Washington-area stores hurriedly removed their stocks of Extra-Strength Tylenol from display shelves yesterday although preliminary checks have turned up no evidence of any cyanide-contaminated Tylenol outside of Chicago.
Consumers are advised not to use any Extra-Strength Tylenol capsules until the source of the problem is found, and stores generally are not taking any chances.
"We decided to pull all of the Extra-Strength Tylenol capsules," said Joe Pollard, a spokesman for Peoples Drug Stores Inc., which has 142 stores in the Washington area. He said the decision was made after the McNeil Consumer Products Division of Johnson & Johnson expanded its recall to include two lots -- 1910 MD and MC2880 -- totaling more than 250,000 bottles.
Peoples' store managers were told to remove the entire line of Tylenol products and to refund money to customers who brought in any form of Tylenol, officials said.
Other drug outlets limited themselves to removing only capsules and tablets under the Extra-Strength Tylenol label. Drug Fair's 12 district managers used the firm's emergency telephone relay system to have all sizes of the capsules and tablets removed from the company's 185 area stores.
"We're holding all the stock in our Alexandria warehouse," said Anna Mae Garvey, a buyer coordinator for Drug Fair.
Giant's supermarkets and pharmacies initially pulled all Tylenol products on Thursday afternoon after officials heard news reports of the Chicago deaths. But yesterday, store workers put back the tablets and capsules of Extra-Strength and regular and liquid Tylenol that were not in the recalled lots, according to John Hoffman, pharmacy manager of the Giant store at 1414 Eighth St. NW.
While there was no evidence of suspect Tylenol products in Washington stores or homes late yesterday, some bottles of Tylenol lot MC2880 were found in northeastern Maryland.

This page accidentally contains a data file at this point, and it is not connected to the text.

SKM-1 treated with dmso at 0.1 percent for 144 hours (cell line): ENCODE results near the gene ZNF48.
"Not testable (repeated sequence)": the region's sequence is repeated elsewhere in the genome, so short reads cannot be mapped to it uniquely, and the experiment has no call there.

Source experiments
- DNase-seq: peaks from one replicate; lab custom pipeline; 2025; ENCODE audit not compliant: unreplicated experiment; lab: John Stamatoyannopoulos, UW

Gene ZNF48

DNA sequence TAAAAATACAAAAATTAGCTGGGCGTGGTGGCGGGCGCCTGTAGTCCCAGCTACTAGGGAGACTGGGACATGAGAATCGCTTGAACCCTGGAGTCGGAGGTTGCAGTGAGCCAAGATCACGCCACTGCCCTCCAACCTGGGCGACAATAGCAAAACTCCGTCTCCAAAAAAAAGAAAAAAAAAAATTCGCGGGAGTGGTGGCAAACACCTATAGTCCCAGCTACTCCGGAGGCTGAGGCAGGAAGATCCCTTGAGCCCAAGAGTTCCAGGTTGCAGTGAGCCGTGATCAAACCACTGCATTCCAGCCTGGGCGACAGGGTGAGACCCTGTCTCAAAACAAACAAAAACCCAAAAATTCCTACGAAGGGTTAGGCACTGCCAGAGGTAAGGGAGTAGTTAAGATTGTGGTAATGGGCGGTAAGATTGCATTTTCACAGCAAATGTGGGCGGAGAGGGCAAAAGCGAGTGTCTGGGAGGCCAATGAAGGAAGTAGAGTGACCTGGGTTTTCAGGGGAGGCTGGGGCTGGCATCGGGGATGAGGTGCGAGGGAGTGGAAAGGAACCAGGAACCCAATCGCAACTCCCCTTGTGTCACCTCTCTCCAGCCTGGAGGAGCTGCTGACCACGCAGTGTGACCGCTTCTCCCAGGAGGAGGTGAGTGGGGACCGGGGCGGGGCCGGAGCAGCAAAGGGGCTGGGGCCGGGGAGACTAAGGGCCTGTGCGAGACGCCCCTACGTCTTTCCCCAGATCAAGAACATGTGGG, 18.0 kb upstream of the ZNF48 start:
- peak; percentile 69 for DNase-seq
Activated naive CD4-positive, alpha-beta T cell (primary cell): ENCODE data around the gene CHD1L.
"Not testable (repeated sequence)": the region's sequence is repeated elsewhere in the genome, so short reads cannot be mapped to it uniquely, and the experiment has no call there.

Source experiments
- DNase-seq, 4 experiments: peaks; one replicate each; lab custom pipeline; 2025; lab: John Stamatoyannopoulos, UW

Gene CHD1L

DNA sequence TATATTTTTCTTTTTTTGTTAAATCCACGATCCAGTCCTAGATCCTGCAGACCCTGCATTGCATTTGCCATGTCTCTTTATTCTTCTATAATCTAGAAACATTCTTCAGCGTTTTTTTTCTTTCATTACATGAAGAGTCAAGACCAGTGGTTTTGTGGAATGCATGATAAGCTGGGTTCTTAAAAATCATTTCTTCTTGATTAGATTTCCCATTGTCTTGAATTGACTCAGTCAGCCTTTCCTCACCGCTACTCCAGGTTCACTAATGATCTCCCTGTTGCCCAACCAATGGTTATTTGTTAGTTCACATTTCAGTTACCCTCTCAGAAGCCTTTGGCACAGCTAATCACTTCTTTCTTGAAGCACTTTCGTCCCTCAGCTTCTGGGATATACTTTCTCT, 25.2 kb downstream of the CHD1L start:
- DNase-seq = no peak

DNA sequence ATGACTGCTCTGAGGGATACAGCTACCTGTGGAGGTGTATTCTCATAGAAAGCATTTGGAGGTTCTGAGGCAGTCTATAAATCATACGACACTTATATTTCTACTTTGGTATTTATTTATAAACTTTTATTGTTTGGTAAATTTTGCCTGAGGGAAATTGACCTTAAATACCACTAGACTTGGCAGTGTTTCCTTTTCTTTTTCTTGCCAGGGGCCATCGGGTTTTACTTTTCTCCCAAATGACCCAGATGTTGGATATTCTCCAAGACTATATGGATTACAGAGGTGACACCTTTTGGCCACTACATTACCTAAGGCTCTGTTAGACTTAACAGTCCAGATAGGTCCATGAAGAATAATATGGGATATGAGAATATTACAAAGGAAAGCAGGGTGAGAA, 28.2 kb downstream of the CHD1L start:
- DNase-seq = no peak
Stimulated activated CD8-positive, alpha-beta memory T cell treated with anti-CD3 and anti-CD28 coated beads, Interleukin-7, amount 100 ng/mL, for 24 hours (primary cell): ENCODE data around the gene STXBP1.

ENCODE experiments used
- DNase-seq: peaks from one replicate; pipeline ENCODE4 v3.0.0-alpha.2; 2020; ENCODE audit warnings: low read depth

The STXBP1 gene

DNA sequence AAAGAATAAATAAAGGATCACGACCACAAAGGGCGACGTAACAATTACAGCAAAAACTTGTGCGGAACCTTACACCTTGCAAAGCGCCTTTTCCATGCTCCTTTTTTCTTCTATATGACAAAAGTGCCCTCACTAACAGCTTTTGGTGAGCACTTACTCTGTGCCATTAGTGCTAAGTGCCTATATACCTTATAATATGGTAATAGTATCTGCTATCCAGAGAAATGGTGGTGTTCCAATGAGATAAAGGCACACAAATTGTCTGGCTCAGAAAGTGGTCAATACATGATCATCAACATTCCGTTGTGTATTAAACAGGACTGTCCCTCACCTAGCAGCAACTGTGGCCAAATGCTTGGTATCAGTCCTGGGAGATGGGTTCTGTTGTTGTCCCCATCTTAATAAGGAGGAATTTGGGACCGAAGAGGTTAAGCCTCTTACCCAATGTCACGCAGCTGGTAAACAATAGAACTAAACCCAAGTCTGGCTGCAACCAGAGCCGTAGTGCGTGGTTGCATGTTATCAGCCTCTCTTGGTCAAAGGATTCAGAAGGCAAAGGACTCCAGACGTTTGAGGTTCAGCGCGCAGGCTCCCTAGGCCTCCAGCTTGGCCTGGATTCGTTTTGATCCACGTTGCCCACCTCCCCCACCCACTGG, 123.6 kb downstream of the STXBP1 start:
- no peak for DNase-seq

Charles Trigo, an official with the Maryland Department of Health and Mental Hygiene, said the bottles were turned in to his agency by a pharmacy and a food market. Three residents in that area also notified the department they had Tylenol with that lot number in their homes.
The capsules will be analyzed by the state chemist today to determine if they have been contaminated with cyanide, Trigo said.
Trigo said the three residents and the food market manager notified his department about the bottles of Tylenol after hearing special television announcements warning listeners about the poisoned Tylenol and instructing them to call the health department if they had any of the recalled bottles in their possession.
The pharmacist with the MC2880 Tylenol was found by the department during a routine telephone survey in which officials were asked to check their stock for the two recall lot numbers, Trigo said.
Retailers weren't the only ones worried about Tylenol.
Dozens of consumers called the American Association of Retired Persons pharmacy in Washington yesterday. "They're just confused and quite upset," said pharmacist Donald Morris. "They hear Tylenol and automatically everything with that name is [thought to be] dangerous."
Hospitals also checked their stocks. At Children's Hospital in D.C., the drug is purchased in hospital packages that were not manufactured in Fort Washington, Pa., according to the hospital pharmacist.
At the Peoples Drug Store in Dupont Circle, Patricia Kennedy walked in with a container of Maximum Strength Tylenol, a type not involved in the recall. "I got these the other day, but I'm afraid now to take them," she said. Store manager James R. Yarbrough directed her to a cashier who gave her a refund.
Kennedy said she had used Tylenol tablets in the past and bought capsules for the first time this week. "That evening it was on the TV, so naturally I was terrified to take them. . . . It's a bit scary, isn't it?" she said.